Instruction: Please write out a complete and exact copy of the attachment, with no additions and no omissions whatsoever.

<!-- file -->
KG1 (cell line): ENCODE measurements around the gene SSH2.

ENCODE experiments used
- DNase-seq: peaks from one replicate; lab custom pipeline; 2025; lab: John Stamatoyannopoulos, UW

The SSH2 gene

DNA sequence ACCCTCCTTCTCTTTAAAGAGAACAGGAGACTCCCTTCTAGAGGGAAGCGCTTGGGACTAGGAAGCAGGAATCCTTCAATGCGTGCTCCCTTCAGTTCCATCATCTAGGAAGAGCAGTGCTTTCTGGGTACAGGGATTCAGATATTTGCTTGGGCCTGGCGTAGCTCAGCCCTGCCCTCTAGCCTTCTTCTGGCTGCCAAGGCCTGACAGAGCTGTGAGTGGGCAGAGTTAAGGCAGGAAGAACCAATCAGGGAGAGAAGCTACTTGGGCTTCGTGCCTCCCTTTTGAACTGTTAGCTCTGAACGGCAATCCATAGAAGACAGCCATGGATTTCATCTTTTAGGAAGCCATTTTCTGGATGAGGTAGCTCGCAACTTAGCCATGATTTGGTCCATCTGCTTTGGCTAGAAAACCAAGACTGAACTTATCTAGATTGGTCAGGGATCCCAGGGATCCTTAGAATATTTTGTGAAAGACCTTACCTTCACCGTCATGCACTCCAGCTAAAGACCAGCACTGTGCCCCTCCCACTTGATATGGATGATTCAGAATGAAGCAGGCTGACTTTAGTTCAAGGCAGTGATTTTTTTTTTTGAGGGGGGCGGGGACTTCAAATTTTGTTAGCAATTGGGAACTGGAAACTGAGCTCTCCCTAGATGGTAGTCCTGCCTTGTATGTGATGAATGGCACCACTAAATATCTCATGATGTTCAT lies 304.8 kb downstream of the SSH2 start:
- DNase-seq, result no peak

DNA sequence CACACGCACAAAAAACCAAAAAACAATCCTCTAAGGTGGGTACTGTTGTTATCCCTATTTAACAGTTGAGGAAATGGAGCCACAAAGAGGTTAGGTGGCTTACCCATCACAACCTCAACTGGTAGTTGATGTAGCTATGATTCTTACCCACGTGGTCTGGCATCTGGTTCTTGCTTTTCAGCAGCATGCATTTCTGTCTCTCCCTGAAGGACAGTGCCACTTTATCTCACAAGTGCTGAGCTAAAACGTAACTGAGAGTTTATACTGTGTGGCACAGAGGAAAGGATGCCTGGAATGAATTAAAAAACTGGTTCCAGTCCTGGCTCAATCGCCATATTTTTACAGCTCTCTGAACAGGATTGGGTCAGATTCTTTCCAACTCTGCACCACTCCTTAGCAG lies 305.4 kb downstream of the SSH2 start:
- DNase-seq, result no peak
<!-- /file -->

KG1 (cell line): ENCODE measurements around the gene SSH2.

ENCODE experiments used
- DNase-seq: peaks from one replicate; lab custom pipeline; 2025; lab: John Stamatoyannopoulos, UW

The SSH2 gene

DNA sequence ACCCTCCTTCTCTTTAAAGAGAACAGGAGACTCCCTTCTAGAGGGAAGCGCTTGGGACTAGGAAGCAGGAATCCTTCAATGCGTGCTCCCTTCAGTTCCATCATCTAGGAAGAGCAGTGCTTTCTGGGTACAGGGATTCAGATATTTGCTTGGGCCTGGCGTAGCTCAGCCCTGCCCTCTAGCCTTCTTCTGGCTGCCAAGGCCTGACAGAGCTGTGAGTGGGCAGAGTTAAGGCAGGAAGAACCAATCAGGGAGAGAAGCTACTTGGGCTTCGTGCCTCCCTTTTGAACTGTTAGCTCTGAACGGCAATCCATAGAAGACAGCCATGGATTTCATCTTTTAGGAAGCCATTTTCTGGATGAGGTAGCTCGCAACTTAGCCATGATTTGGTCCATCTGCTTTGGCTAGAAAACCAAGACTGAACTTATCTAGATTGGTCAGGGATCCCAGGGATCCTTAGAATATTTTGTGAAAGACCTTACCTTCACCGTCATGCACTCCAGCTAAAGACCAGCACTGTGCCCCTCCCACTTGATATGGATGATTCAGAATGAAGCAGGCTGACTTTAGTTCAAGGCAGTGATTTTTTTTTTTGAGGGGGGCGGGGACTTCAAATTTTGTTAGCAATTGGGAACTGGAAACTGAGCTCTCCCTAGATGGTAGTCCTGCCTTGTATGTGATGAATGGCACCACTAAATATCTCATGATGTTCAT lies 304.8 kb downstream of the SSH2 start:
- DNase-seq, result no peak

DNA sequence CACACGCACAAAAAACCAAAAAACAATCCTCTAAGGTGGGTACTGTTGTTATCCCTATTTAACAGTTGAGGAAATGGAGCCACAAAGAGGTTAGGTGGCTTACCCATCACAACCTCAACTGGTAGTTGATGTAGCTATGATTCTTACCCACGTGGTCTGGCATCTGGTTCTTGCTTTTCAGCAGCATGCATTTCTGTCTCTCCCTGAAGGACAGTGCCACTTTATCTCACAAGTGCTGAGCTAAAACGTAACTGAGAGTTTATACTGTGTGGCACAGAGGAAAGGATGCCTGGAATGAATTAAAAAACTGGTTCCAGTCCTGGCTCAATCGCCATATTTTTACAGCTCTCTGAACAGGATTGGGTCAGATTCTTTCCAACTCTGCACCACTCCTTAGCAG lies 305.4 kb downstream of the SSH2 start:
- DNase-seq, result no peak